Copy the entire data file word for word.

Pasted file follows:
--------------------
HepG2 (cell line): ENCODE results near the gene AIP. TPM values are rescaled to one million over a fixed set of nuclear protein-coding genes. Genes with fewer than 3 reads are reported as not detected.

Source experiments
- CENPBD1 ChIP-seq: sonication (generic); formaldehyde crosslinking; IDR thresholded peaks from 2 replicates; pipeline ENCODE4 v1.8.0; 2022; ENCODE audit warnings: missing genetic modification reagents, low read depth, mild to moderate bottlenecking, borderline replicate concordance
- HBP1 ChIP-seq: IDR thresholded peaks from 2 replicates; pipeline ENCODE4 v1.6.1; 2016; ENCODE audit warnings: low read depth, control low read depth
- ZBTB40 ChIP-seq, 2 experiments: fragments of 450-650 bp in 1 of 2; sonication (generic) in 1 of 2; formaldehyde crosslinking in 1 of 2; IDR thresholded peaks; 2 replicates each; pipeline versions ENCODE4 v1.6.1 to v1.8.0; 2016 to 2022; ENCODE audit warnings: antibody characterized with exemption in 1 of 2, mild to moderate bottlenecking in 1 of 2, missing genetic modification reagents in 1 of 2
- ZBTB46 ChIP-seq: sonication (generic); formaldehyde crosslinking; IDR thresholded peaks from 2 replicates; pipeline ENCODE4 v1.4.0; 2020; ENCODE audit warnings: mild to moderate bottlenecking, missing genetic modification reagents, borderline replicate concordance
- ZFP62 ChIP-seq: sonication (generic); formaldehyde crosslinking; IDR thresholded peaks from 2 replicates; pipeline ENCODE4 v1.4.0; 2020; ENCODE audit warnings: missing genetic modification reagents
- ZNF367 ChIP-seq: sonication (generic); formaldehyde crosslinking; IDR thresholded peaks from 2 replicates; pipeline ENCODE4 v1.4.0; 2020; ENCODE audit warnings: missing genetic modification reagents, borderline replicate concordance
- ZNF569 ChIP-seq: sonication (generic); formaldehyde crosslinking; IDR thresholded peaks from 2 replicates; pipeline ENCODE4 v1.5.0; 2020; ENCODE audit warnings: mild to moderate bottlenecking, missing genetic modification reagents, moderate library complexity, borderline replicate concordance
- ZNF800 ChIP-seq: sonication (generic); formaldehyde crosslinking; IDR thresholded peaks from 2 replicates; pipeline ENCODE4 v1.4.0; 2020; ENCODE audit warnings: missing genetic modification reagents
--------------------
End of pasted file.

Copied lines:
HepG2 (cell line): ENCODE results near the gene AIP. TPM values are rescaled to one million over a fixed set of nuclear protein-coding genes. Genes with fewer than 3 reads are reported as not detected.

Source experiments
- CENPBD1 ChIP-seq: sonication (generic); formaldehyde crosslinking; IDR thresholded peaks from 2 replicates; pipeline ENCODE4 v1.8.0; 2022; ENCODE audit warnings: missing genetic modification reagents, low read depth, mild to moderate bottlenecking, borderline replicate concordance
- HBP1 ChIP-seq: IDR thresholded peaks from 2 replicates; pipeline ENCODE4 v1.6.1; 2016; ENCODE audit warnings: low read depth, control low read depth
- ZBTB40 ChIP-seq, 2 experiments: fragments of 450-650 bp in 1 of 2; sonication (generic) in 1 of 2; formaldehyde crosslinking in 1 of 2; IDR thresholded peaks; 2 replicates each; pipeline versions ENCODE4 v1.6.1 to v1.8.0; 2016 to 2022; ENCODE audit warnings: antibody characterized with exemption in 1 of 2, mild to moderate bottlenecking in 1 of 2, missing genetic modification reagents in 1 of 2
- ZBTB46 ChIP-seq: sonication (generic); formaldehyde crosslinking; IDR thresholded peaks from 2 replicates; pipeline ENCODE4 v1.4.0; 2020; ENCODE audit warnings: mild to moderate bottlenecking, missing genetic modification reagents, borderline replicate concordance
- ZFP62 ChIP-seq: sonication (generic); formaldehyde crosslinking; IDR thresholded peaks from 2 replicates; pipeline ENCODE4 v1.4.0; 2020; ENCODE audit warnings: missing genetic modification reagents
- ZNF367 ChIP-seq: sonication (generic); formaldehyde crosslinking; IDR thresholded peaks from 2 replicates; pipeline ENCODE4 v1.4.0; 2020; ENCODE audit warnings: missing genetic modification reagents, borderline replicate concordance
- ZNF569 ChIP-seq: sonication (generic); formaldehyde crosslinking; IDR thresholded peaks from 2 replicates; pipeline ENCODE4 v1.5.0; 2020; ENCODE audit warnings: mild to moderate bottlenecking, missing genetic modification reagents, moderate library complexity, borderline replicate concordance
- ZNF800 ChIP-seq: sonication (generic); formaldehyde crosslinking; IDR thresholded peaks from 2 replicates; pipeline ENCODE4 v1.4.0; 2020; ENCODE audit warnings: missing genetic modification reagents